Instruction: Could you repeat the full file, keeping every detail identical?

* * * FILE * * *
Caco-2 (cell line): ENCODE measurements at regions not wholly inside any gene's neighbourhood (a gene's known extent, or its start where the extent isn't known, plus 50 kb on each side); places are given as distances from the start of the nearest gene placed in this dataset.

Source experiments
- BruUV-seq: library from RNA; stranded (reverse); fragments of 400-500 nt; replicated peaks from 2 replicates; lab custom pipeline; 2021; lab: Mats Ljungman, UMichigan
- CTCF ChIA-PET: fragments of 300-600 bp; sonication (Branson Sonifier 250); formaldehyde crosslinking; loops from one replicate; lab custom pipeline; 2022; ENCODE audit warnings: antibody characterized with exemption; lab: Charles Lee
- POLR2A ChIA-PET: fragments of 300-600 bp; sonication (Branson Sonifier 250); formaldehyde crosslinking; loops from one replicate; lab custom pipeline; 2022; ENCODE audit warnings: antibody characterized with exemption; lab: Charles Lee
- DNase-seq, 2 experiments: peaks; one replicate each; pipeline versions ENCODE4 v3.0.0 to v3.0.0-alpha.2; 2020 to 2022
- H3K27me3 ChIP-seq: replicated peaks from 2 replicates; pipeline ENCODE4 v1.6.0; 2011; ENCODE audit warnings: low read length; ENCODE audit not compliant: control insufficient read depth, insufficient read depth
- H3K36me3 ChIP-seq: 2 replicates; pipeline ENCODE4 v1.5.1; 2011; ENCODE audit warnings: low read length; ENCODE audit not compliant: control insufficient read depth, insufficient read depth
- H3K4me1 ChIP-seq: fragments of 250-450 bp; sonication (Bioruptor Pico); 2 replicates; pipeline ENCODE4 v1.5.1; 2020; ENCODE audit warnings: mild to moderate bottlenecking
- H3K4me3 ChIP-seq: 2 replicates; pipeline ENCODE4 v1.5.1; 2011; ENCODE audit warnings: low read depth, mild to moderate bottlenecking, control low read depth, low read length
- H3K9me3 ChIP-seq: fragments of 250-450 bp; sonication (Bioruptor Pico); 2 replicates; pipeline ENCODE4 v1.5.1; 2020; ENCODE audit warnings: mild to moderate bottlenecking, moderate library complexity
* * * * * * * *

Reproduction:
Caco-2 (cell line): ENCODE measurements at regions not wholly inside any gene's neighbourhood (a gene's known extent, or its start where the extent isn't known, plus 50 kb on each side); places are given as distances from the start of the nearest gene placed in this dataset.

Source experiments
- BruUV-seq: library from RNA; stranded (reverse); fragments of 400-500 nt; replicated peaks from 2 replicates; lab custom pipeline; 2021; lab: Mats Ljungman, UMichigan
- CTCF ChIA-PET: fragments of 300-600 bp; sonication (Branson Sonifier 250); formaldehyde crosslinking; loops from one replicate; lab custom pipeline; 2022; ENCODE audit warnings: antibody characterized with exemption; lab: Charles Lee
- POLR2A ChIA-PET: fragments of 300-600 bp; sonication (Branson Sonifier 250); formaldehyde crosslinking; loops from one replicate; lab custom pipeline; 2022; ENCODE audit warnings: antibody characterized with exemption; lab: Charles Lee
- DNase-seq, 2 experiments: peaks; one replicate each; pipeline versions ENCODE4 v3.0.0 to v3.0.0-alpha.2; 2020 to 2022
- H3K27me3 ChIP-seq: replicated peaks from 2 replicates; pipeline ENCODE4 v1.6.0; 2011; ENCODE audit warnings: low read length; ENCODE audit not compliant: control insufficient read depth, insufficient read depth
- H3K36me3 ChIP-seq: 2 replicates; pipeline ENCODE4 v1.5.1; 2011; ENCODE audit warnings: low read length; ENCODE audit not compliant: control insufficient read depth, insufficient read depth
- H3K4me1 ChIP-seq: fragments of 250-450 bp; sonication (Bioruptor Pico); 2 replicates; pipeline ENCODE4 v1.5.1; 2020; ENCODE audit warnings: mild to moderate bottlenecking
- H3K4me3 ChIP-seq: 2 replicates; pipeline ENCODE4 v1.5.1; 2011; ENCODE audit warnings: low read depth, mild to moderate bottlenecking, control low read depth, low read length
- H3K9me3 ChIP-seq: fragments of 250-450 bp; sonication (Bioruptor Pico); 2 replicates; pipeline ENCODE4 v1.5.1; 2020; ENCODE audit warnings: mild to moderate bottlenecking, moderate library complexity